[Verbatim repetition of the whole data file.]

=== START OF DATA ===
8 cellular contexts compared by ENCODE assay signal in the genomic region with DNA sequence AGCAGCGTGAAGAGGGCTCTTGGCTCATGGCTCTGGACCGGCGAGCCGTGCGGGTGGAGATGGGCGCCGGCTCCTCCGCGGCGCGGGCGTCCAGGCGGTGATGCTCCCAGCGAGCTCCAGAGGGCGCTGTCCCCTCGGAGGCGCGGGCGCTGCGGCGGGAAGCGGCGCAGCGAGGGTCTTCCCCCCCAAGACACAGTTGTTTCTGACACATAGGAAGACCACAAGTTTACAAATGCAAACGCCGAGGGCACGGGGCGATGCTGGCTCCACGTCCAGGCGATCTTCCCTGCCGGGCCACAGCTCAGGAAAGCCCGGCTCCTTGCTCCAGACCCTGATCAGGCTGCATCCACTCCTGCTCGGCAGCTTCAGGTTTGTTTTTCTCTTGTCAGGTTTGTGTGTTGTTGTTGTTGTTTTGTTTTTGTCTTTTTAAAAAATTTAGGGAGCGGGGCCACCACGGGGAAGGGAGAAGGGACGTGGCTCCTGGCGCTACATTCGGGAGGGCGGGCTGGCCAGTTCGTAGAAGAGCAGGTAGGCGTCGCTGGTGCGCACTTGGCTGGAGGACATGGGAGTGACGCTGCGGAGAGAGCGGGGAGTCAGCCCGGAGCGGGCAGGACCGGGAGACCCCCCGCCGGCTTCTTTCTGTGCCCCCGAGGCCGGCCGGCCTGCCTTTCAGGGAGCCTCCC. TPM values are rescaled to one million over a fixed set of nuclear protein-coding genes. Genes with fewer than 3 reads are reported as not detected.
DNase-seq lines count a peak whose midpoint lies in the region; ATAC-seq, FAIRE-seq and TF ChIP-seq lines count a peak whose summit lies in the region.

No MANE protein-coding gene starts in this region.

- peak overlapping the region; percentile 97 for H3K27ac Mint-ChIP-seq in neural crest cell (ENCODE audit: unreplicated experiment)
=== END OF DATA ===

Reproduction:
8 cellular contexts compared by ENCODE assay signal in the genomic region with DNA sequence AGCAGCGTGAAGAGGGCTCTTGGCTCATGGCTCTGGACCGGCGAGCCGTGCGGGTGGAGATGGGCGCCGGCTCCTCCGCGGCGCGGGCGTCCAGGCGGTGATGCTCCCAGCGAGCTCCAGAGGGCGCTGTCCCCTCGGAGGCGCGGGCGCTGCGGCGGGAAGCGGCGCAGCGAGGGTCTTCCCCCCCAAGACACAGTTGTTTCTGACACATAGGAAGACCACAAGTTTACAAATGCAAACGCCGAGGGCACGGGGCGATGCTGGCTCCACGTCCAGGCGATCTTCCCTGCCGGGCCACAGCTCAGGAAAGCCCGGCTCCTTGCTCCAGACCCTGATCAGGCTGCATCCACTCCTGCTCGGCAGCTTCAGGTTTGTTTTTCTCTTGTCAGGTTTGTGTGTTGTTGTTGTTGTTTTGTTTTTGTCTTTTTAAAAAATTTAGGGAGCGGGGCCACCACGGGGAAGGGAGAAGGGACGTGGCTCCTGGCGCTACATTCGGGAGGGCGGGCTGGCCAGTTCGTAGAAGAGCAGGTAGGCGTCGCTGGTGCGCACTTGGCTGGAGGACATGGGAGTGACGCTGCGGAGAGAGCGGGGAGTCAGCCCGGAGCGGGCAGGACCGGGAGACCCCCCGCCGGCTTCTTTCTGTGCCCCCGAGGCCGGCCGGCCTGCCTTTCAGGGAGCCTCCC. TPM values are rescaled to one million over a fixed set of nuclear protein-coding genes. Genes with fewer than 3 reads are reported as not detected.
DNase-seq lines count a peak whose midpoint lies in the region; ATAC-seq, FAIRE-seq and TF ChIP-seq lines count a peak whose summit lies in the region.

No MANE protein-coding gene starts in this region.

- peak overlapping the region; percentile 97 for H3K27ac Mint-ChIP-seq in neural crest cell (ENCODE audit: unreplicated experiment)